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Denise Oliveira Headshot

Wedding Band Or Wedding DJ?

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You're planning your wedding, and after a ton of deliberation you've decided to hire a live band instead of a DJ. Before you sign a contract, you'd better do your homework. Otherwise you might end up with a band that can't get your guests on the dance floor, that overcharges you, or that doesn't listen to your vision for your big day.

To help you navigate this tricky process, I sat down with musician and band manager Adam Mason, of 45 Riots, a band that plays weddings and clubs in and around New York City.

What's the first thing a couple needs to do to choose their wedding band?

The couple has to decide what kind of kind of band they want. One option is to go with a traditional wedding band. But what I'm seeing more and more is that couples want something closer to a nightclub vibe, so they're looking for a band that can play some indie rock, or hip hop, that sort of thing. An advantage of hiring a band that's out playing at clubs is that those musicians are playing together all the time, so they have a synergy and cohesion that really comes across in their sets. That said, couples should make sure they go with a band that has private party experience as well. You don't want to end up with a band that has no experience coordinating with other vendors, or ensuring that the wedding venue has an adequate sound system.

How does the couple narrow it down to one band, with so many to choose from?

There's definitely a lot of research involved. Online searching on reputable sources like The Knot or WeddingWire is helpful. If they're looking for local bands, the couple should go out to different clubs and listen to a lot of live music. It's really important to see a band actually performing in front of an audience, and it's also important to check out the band's website. Usually, the quality of the band's website and advertising parallels the quality of the band's performance. It's also helpful to watch the band's videos on their website, even though nothing beats going out to watch them live. Another important clue about the band is whether they get back to you right away. Also, pay attention to whether you get to speak with the actual band leader. Or is it a sales person calling you back? You want to make sure you're going to have direct access to your band leader throughout the planning process.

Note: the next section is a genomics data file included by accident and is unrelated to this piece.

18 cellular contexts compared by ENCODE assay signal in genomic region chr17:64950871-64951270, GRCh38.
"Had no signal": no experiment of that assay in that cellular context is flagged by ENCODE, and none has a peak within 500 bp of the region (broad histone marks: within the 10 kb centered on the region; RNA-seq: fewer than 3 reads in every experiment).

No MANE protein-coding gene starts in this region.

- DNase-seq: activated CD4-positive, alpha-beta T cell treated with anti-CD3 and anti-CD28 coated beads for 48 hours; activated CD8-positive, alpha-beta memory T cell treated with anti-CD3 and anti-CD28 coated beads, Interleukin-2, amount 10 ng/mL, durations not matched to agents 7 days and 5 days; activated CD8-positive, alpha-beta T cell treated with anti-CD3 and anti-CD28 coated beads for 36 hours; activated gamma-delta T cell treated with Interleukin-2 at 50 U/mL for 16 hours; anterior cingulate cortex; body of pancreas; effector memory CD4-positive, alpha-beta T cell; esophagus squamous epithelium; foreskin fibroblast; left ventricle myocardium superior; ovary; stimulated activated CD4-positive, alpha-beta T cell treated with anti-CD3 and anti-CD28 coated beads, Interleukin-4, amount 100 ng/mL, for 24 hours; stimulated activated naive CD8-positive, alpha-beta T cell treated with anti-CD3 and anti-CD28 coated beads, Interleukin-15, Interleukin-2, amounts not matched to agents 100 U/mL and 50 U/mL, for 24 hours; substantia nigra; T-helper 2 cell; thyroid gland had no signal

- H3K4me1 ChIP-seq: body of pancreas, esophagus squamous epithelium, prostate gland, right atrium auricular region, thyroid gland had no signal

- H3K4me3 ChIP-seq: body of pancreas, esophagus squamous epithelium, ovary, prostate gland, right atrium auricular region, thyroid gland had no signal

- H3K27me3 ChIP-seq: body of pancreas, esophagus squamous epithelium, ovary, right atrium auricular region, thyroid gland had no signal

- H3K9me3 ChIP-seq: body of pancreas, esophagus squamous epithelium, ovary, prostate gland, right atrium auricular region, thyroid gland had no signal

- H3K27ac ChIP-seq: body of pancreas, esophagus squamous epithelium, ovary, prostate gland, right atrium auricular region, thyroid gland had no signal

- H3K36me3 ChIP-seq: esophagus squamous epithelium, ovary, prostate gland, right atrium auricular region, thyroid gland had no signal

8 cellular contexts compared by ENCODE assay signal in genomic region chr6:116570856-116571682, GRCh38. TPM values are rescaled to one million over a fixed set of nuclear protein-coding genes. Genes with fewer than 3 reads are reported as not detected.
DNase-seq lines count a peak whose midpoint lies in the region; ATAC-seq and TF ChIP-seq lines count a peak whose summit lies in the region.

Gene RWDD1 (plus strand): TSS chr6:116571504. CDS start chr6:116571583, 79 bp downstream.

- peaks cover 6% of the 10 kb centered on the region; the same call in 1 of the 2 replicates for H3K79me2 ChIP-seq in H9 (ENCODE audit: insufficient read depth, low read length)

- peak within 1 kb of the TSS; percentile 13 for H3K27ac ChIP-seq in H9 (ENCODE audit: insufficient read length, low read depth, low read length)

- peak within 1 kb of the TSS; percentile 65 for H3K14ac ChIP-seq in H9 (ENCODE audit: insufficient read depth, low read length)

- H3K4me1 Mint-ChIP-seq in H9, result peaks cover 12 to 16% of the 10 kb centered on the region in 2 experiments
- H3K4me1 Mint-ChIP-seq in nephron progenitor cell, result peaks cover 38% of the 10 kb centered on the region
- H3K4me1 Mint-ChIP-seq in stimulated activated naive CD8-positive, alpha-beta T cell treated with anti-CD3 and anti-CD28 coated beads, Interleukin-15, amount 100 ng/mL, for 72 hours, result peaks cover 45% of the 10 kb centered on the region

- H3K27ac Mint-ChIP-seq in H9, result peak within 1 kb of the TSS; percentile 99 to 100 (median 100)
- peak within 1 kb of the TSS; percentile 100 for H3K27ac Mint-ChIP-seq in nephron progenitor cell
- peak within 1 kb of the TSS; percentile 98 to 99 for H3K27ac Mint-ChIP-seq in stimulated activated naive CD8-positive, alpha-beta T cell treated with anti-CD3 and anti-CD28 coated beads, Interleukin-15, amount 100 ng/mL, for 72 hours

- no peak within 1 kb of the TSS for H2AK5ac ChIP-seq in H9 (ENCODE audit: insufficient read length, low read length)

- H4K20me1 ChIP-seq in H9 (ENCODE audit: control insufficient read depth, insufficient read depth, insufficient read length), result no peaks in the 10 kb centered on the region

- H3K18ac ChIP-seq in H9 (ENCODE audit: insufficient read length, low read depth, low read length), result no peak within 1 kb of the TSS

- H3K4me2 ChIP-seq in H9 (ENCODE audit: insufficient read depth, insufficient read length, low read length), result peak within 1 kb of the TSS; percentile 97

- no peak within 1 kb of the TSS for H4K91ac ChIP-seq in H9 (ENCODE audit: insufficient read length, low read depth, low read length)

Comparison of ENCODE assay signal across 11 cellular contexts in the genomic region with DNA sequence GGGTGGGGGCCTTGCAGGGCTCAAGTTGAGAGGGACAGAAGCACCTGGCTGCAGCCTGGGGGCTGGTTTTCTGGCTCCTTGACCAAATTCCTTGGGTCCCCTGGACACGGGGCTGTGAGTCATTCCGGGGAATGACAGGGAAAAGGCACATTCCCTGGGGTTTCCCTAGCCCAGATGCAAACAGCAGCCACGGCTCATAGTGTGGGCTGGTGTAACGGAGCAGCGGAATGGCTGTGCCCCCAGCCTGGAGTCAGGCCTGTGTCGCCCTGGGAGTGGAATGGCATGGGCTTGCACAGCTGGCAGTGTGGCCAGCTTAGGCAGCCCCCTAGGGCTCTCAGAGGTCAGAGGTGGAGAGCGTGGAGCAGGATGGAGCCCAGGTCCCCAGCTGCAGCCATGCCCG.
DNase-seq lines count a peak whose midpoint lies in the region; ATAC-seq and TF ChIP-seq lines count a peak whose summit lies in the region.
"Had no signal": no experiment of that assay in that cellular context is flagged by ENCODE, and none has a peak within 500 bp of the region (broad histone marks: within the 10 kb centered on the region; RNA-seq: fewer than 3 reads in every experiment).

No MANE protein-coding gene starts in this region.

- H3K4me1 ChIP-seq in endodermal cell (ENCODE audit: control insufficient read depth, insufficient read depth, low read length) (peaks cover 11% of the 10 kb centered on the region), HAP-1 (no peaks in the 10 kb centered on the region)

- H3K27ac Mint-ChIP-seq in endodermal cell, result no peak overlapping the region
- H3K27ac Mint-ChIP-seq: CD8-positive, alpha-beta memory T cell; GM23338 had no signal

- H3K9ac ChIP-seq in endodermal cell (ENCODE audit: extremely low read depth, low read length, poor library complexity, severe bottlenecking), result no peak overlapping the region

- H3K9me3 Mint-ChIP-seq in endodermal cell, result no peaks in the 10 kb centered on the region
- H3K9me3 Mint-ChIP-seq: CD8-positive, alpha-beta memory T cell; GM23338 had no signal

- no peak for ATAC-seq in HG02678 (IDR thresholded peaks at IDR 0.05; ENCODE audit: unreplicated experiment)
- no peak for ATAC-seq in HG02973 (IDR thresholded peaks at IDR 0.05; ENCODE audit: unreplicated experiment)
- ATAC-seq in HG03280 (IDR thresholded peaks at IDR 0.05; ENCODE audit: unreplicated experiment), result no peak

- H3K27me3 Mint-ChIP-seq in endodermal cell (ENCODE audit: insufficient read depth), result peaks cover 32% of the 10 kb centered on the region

What questions should the couple be asking, once they've found a band they like?

The couple should definitely talk about sound with the band leader. Some venues have an in-house sound and AV production team, but sometimes the band has to bring its own. It's important to make sure everyone is on the same page about that. The other thing to discuss is the volume of the music. Most couples want a party that's high-energy and enthusiastic, but almost everyone is also concerned about volume, because they want their guests to be able to talk without having to scream over the music. The question to ask is, "What do you do to play at the appropriate volume, but still with intensity?" Some bands may show up with a ton of state-of-the-art gear, but in a small room, that can be overkill. What you want is a band that can provide a clear and clean sound with a lot of energy, but without drowning out all conversation.

What else should couples take into account?

The personality of the band. In other words, do the musicians have a camaraderie that's sincere? If they do, they'll be engaged on stage. It's easy for musicians to go through the motions, but you want to find a band that's really in the moment, that's concentrating on each note, and that's playing with sincerity. Every performance has to be 100 percent, and from the heart. Don't hesitate to ask the band leader about the band's vision, and how they function as a team. Also, before hiring, the couple should ask the band leader how much he or she can customize the band for their particular wedding. A lot of bands tell prospective clients that they must have a particular size band, with specific instrumentation. The fact is, every client has a different budget, and the band should be willing to accommodate that. You want a band that can hand-select which musicians are needed to deliver the type of music you've requested.

What's the biggest myth about wedding bands?

The biggest myth? That the bigger the band, the better your wedding reception will be. You absolutely do not need a 12-piece band to sound great. Honestly, it all comes down the rhythm section. If you have an excellent bass and drummer playing with the right feeling, the right groove, your guests will absolutely start dancing. That's what defines the sound and feeling and energy of a band. Then you add on a great vocalist, a brass section, and you're magnifying the strength of that core unit. But if you start with a weak core, you can add 12 people and all you're doing is magnifying the weakness. More does not mean better. Go for quality over quantity. Go with the one that makes you feel, in your gut, that you want to dance.